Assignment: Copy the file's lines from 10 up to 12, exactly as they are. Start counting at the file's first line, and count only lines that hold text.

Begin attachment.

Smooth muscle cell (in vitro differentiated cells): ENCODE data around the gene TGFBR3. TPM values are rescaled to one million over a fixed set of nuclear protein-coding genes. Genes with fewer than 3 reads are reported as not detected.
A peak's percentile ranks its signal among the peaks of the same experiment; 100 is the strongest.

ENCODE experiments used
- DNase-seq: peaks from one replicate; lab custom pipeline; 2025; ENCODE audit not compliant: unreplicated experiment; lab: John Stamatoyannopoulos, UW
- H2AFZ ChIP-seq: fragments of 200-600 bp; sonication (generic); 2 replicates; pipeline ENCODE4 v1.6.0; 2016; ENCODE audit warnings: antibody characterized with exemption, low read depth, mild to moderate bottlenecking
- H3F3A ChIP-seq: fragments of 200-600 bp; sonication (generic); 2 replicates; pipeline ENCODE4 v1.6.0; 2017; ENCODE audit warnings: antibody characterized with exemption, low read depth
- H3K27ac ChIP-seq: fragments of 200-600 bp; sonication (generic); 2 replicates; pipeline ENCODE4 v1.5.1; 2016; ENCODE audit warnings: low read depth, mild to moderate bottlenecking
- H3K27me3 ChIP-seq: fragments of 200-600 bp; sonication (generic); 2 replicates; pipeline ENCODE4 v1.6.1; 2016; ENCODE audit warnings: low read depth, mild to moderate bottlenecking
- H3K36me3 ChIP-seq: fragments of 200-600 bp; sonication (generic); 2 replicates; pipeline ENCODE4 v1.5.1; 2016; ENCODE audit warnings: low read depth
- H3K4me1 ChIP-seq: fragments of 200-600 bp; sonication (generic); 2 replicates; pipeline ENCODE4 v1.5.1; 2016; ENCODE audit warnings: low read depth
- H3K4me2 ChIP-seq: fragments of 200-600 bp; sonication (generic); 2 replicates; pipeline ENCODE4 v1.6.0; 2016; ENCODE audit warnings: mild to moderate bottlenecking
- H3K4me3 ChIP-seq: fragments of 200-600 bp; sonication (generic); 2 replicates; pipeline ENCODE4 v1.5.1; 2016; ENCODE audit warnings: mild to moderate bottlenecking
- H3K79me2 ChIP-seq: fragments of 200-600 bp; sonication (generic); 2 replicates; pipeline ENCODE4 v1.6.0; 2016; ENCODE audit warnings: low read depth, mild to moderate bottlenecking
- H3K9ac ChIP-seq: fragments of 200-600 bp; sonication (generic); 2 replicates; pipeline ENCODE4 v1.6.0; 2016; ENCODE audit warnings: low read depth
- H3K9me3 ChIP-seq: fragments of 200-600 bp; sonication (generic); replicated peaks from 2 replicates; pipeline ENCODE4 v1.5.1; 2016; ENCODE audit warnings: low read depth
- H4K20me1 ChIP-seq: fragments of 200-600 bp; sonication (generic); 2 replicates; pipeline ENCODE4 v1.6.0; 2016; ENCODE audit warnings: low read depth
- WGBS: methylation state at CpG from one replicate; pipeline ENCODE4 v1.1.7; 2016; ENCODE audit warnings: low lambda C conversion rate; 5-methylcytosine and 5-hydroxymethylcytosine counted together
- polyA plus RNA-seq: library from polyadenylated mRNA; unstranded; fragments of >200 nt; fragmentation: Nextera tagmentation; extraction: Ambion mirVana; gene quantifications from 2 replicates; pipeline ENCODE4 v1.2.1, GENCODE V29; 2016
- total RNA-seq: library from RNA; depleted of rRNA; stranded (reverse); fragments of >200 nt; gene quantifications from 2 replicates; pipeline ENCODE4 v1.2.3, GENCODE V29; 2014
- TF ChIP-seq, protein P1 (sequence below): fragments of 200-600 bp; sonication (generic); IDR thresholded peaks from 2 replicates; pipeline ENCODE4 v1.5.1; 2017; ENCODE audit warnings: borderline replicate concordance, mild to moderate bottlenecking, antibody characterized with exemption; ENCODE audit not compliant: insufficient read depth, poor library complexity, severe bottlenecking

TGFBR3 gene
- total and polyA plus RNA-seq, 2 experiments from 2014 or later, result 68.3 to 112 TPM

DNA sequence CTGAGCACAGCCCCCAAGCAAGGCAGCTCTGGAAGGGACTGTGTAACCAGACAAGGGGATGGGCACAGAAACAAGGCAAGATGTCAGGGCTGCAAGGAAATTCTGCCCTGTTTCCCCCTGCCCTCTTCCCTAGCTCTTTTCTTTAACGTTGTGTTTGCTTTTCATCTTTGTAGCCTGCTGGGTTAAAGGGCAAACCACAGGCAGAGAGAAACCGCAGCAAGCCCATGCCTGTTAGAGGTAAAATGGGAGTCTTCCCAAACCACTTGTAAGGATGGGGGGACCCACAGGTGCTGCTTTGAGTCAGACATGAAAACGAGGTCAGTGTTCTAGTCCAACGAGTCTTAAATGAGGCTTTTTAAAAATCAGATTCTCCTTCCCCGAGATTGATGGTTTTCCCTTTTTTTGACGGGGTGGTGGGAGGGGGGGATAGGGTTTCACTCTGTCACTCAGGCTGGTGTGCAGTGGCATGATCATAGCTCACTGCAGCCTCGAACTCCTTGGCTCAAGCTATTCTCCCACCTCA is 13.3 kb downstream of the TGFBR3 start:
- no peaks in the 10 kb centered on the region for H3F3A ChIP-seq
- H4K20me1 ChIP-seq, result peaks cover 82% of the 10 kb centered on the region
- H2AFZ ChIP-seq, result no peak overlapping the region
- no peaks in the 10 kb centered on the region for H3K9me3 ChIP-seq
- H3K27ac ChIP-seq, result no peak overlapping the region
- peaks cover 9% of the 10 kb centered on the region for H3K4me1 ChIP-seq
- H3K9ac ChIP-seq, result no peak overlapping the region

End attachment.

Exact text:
- H3K4me1 ChIP-seq: fragments of 200-600 bp; sonication (generic); 2 replicates; pipeline ENCODE4 v1.5.1; 2016; ENCODE audit warnings: low read depth
- H3K4me2 ChIP-seq: fragments of 200-600 bp; sonication (generic); 2 replicates; pipeline ENCODE4 v1.6.0; 2016; ENCODE audit warnings: mild to moderate bottlenecking
- H3K4me3 ChIP-seq: fragments of 200-600 bp; sonication (generic); 2 replicates; pipeline ENCODE4 v1.5.1; 2016; ENCODE audit warnings: mild to moderate bottlenecking